Between 10 and 14 December 2018, the LSE Review of Books blog is running a Translation and Multilingualism Week. This feature presents an extract from the recent book, Sympathy for the Traitor: A Translation Manifesto (MIT Press), in which author Mark Polizzotti offers both a manual and manifesto for translation that invites readers to understand the translator not as a ‘traitor’ but as the author’s creative partner.
If you are interested in this topic, all posts published as part of the week can be accessed here. If you would like to contribute on this topic in the future, please contact us at Lsereviewofbooks@lse.ac.uk.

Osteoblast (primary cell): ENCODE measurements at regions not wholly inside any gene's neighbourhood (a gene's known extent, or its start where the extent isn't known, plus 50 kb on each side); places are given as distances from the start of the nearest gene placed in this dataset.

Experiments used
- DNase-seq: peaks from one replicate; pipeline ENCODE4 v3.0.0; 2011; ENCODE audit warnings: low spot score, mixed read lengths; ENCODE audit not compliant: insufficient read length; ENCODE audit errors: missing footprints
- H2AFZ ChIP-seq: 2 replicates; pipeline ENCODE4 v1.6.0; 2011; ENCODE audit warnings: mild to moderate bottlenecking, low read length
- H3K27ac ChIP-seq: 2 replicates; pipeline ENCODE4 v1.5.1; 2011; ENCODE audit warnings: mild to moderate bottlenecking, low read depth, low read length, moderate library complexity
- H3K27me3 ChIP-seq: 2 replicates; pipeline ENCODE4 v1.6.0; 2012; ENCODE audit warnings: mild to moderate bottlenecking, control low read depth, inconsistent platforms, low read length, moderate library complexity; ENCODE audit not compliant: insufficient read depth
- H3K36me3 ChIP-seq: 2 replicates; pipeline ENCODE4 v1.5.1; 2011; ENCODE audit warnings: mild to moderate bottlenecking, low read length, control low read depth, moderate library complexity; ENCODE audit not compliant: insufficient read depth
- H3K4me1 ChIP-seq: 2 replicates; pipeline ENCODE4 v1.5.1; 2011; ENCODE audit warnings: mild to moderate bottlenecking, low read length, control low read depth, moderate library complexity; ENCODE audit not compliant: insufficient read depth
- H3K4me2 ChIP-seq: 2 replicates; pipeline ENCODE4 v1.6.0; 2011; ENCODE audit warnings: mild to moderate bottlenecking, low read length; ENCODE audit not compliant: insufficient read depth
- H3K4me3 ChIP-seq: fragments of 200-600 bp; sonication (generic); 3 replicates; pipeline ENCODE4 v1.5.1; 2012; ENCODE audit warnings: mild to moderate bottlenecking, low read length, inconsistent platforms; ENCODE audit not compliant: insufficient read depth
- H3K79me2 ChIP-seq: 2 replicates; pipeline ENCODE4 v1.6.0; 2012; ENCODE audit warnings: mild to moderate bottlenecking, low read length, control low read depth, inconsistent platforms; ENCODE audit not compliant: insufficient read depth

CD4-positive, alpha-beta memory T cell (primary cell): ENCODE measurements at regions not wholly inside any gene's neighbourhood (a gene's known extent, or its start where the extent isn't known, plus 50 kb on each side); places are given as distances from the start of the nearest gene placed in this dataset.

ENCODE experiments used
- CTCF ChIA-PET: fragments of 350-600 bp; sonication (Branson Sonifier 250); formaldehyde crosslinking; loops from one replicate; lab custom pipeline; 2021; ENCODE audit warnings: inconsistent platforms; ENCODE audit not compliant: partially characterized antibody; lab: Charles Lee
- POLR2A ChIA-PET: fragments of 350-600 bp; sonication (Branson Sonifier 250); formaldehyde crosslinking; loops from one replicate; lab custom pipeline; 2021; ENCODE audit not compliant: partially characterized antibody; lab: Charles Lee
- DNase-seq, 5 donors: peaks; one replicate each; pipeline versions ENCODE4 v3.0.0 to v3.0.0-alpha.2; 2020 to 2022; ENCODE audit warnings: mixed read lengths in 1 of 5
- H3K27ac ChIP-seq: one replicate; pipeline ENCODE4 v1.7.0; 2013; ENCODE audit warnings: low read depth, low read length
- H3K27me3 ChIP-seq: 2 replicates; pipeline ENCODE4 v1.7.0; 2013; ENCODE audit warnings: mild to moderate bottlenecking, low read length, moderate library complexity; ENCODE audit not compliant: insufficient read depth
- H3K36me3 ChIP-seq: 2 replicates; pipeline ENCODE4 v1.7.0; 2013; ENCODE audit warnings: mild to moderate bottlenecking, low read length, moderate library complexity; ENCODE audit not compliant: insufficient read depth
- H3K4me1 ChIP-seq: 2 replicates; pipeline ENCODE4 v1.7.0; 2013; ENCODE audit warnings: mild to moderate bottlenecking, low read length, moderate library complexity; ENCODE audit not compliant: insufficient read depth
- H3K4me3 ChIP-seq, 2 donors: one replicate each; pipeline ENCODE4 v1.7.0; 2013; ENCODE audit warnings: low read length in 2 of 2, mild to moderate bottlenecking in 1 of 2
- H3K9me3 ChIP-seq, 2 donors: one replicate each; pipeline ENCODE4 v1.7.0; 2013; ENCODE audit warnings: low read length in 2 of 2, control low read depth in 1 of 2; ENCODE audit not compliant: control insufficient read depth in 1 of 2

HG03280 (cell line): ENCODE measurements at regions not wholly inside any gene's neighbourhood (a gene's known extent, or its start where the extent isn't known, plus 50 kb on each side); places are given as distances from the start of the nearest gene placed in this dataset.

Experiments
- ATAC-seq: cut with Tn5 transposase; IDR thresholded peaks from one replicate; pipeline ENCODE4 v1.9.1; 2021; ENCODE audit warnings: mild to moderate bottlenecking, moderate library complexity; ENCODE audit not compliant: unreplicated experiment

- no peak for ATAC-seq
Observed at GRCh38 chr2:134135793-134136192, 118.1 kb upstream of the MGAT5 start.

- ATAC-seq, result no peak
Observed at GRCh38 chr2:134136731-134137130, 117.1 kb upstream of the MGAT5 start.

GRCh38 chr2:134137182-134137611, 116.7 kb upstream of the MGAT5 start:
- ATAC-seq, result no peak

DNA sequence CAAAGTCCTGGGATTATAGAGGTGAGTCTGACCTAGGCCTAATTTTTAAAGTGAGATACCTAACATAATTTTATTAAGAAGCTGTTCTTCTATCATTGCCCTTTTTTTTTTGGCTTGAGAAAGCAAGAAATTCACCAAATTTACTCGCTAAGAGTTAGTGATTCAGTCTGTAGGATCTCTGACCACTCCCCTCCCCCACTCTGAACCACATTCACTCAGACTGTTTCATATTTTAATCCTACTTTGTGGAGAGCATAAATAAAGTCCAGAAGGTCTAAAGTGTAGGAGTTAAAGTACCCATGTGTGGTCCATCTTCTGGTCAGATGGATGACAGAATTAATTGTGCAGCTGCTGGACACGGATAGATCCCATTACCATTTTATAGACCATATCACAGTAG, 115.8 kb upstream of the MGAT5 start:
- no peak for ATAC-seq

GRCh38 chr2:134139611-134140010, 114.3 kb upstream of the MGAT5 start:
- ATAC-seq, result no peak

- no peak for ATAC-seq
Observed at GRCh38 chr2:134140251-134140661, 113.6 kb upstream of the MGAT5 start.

The question of whether translation is or isn’t possible, and to what degree, and how much is ‘lost’ in it, and just what that means, has been exercising translators and translation watchers practically since the dawn of human language, or at least since humans noticed they had more than one language at their disposal. Over the years, not only many scholars but even some practicing translators have gone out of their way to denigrate translation as a mug’s game, judging by the self-defeating discourse they maintain when commenting on it. The eppur si muove response is, of course it’s possible—translations are realized every day, in all sorts of contexts. Umberto Eco once noted that ‘every sensible and rigorous theory of language shows that a perfect translation is an impossible dream. In spite of this, people translate.’